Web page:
Relevant for: Infrastructure equipment, Radio frequency wireless equipment
Body SAR in Japan
The Japanese Ministry of Internal Affairs and Communications (MIC) has formalised the introduction of Body SAR requirements in Japan from April 1, 2014 and will amend the radio equipment rules and regulations accordingly.
Currently, regulations cover radio equipment used near the ear, such as mobile phones. The new regulations will include radio equipment to be used in close proximity to the human body and are expected to be harmonised with IEC 62209-2.
FCC and Industry Canada SAR Test Exemption Threshold
The Federal Communications Commission (FCC) introduced a new set of formulas for determining the SAR test exemption threshold. These replace the old 60/f formula and incorporate the device-to-user separation distance.
Customers sometimes send us devices where MPE Calculations are performed, but the device could actually qualify for SAR exemption due to the new procedures. To determine whether a device is exempt from SAR testing, the latest FCC SAR exclusion criteria are outlined in KDB 447498 D01v05 Clause 4.3.1.
Industry Canada has issued Notice 2013-DR0911, which will be part of the upcoming RSS-102 Issue 5 release. This provides new SAR exemption limits, which can now be applied as an alternative to the RSS-102 Issue 4 SAR exemption criteria.
For a test/usage distance of 5mm or less, the exemption limits for a separation distance of 5 mm can be applied to determine if a routine evaluation is required. This means that some devices which are low power devices (normally exempt if <20mW based on current RSS-102 Issue 4 rules) may fall within scope of SAR testing dependent upon the output power if greater than 1mW at 5GHz or 4mW at 2.4GHz.
FCC WiFi Channels Notice
The FCC is addressing a software configuration issue relating to Wi-Fi client devices which support operation on Channels 12 and 13 and has stated that:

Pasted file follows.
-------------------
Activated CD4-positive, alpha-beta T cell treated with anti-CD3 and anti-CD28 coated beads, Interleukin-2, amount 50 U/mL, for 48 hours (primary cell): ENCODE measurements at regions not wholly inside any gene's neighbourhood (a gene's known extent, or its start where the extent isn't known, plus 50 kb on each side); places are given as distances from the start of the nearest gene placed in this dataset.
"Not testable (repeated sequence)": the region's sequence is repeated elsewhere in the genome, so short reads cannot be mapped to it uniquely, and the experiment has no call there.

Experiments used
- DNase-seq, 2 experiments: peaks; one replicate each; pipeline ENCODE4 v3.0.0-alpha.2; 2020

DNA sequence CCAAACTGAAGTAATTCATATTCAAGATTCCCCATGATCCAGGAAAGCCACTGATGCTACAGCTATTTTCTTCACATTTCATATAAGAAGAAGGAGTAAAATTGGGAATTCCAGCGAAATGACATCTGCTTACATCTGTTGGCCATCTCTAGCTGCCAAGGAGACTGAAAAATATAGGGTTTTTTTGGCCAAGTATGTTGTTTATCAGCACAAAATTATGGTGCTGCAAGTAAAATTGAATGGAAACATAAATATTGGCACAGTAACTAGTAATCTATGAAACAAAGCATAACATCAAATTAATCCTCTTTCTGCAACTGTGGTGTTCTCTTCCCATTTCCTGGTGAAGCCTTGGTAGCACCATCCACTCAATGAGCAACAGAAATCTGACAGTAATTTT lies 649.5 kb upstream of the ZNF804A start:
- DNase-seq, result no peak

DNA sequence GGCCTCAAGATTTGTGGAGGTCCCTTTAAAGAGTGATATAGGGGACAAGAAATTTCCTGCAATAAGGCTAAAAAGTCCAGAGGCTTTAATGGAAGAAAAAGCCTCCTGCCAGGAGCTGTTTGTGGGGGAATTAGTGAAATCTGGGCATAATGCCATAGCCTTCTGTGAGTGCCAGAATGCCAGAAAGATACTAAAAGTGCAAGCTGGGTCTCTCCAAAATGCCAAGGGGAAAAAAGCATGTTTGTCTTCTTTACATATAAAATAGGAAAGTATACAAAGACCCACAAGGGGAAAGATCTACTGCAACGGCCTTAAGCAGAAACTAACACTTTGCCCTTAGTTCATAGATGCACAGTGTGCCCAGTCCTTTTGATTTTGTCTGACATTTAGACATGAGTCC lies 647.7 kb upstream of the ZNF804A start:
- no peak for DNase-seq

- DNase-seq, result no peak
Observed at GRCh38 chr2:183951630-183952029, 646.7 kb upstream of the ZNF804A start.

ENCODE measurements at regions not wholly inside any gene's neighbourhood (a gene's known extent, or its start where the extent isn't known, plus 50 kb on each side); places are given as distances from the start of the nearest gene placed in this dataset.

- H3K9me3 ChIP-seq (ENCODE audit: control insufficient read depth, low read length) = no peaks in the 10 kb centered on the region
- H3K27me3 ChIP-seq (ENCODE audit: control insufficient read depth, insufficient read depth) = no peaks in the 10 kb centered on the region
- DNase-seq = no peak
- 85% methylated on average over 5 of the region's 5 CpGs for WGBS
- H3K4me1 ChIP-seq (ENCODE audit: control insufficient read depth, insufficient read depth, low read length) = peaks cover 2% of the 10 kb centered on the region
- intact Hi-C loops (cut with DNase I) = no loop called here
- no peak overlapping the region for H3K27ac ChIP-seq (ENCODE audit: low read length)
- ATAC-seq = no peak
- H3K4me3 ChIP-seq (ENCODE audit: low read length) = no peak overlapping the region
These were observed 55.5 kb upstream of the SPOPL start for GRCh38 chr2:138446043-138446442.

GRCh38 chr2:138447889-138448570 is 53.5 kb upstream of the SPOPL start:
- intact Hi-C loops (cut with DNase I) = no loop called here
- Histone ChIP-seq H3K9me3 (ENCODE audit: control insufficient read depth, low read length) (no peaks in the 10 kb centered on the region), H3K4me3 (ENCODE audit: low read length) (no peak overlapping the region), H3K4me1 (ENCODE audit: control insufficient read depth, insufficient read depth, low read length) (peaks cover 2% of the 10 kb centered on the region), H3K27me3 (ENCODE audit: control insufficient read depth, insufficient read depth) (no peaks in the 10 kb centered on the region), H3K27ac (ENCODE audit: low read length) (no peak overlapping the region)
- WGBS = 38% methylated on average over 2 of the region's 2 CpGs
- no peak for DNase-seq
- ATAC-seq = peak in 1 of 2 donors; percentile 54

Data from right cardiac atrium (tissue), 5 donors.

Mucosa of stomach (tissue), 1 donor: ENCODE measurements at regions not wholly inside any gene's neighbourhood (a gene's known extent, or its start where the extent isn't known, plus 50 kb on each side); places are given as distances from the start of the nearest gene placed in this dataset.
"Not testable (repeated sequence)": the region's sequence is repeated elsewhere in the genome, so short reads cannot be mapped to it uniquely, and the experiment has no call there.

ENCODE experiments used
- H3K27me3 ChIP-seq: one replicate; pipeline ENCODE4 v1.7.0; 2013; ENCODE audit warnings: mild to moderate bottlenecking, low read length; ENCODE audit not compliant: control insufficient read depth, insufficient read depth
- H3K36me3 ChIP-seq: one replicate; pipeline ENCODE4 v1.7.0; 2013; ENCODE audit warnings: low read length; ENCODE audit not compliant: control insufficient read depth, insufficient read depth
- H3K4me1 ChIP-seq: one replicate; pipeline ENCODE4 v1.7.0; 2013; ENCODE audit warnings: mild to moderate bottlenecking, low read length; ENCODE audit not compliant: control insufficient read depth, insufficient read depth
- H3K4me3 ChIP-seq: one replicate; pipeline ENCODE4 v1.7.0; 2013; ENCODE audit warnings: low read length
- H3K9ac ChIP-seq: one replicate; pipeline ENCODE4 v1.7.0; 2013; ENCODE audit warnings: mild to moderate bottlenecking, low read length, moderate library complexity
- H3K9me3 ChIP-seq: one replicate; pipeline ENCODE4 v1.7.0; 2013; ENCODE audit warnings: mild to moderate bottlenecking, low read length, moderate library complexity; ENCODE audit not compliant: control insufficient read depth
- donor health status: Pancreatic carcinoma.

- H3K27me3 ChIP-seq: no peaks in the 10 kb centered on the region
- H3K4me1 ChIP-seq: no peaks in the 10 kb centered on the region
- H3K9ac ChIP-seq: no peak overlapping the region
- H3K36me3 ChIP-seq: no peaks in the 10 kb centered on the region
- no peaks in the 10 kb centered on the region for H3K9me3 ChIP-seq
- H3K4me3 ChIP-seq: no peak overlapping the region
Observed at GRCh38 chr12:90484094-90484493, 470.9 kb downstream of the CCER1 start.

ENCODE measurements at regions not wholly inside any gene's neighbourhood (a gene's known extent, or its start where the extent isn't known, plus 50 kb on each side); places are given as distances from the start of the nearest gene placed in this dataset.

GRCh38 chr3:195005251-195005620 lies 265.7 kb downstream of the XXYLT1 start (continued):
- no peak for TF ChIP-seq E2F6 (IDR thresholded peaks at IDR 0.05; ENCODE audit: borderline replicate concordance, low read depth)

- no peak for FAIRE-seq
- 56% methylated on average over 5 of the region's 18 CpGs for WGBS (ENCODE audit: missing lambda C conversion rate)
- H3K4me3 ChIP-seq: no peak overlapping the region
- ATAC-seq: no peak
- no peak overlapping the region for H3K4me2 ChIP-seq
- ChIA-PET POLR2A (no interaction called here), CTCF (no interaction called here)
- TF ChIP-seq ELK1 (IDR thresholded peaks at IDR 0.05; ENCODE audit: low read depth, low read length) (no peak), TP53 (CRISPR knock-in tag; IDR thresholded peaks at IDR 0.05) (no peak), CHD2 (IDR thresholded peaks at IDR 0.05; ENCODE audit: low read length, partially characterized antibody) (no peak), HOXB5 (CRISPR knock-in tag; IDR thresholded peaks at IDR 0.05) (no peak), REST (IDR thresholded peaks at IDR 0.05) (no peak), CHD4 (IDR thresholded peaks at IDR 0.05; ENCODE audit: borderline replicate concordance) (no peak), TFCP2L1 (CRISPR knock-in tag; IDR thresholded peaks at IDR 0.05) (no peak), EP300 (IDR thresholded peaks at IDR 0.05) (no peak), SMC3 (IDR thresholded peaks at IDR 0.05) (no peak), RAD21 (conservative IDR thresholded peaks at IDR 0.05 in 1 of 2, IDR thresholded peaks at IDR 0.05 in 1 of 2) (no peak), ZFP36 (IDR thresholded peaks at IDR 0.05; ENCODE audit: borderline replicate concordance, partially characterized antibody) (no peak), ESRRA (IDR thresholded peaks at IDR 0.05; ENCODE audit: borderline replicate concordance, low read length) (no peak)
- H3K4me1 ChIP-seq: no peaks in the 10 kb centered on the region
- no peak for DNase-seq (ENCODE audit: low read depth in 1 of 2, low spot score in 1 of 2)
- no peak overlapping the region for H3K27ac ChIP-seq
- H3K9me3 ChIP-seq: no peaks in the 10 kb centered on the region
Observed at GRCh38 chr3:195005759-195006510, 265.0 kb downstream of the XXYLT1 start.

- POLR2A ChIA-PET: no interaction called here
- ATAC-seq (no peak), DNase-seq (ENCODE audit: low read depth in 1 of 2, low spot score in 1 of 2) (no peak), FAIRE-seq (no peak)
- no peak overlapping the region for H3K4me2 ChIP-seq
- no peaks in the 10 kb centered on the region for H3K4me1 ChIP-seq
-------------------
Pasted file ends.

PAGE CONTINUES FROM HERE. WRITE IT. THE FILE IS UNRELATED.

“If a device is capable of transmitting on these channels, it must meet all of the emission requirements for that band, as specified in FCC Rule Part 15.247, otherwise the channels must be disabled. If the device uses passive scanning to determine if a master transmits on these channels, it must still be able to determine that the master is transmitting in a manner compliant with the rules. Since this is not a standard in Wi-Fi protocol, it is not acceptable to rely on a standard master device.”
TÜV SÜD’s research shows that many Wi-Fi client devices rely on 802.11 access points to ensure proper operation and some changes to these devices will therefore be required for them to operate in compliance with FCC requirements.
In recognition that it will take time for manufacturers to implement the changes, to both currently approved products and new devices, the FCC is permitting a transition period until March 31, 2014 to ensure that all device approvals are consistent with the requirements.
During the transition period, devices which rely on passive scanning may still be approved, but we would encourage manufacturers to implement the new revisions as quickly as possible.
Signal Boosters must meet new FCC requirements by April 30th 2014
The FCC have amended Parts 1, 2, 20, 22, 24, 27, and 90 of its rules to adopt new technical, operational, and registration requirements for signal boosters. The new rules created two classes of signal boosters – Consumer and Industrial – with distinct regulatory requirements. Consumer Signal Boosters are designed to be used “out of the box” by individuals to improve their wireless coverage within a limited area such as a home, car, boat, or recreational vehicle while Industrial Signal Boosters include a wide variety of devices that are designed for installation by licensees or qualified installers. These devices are typically designed to serve multiple users simultaneously and cover larger areas such as stadiums, airports, office buildings, hospitals, tunnels, and educational campuses.
The FCC had outlined a new regulatory framework for equipment certification for both Consumer and Industrial Signal Boosters in Report and Order FCC 13-21 in February 2013. The FCC would no longer accept applications for equipment certification of Consumer or Industrial Signal Boosters that do not comply with the new rules and will cease certification of devices which do not comply with their new rules.
All Consumer and Industrial Signal Boosters sold, marketed or distributed in the United States must comply with the new FCC requirements by April 30, 2014.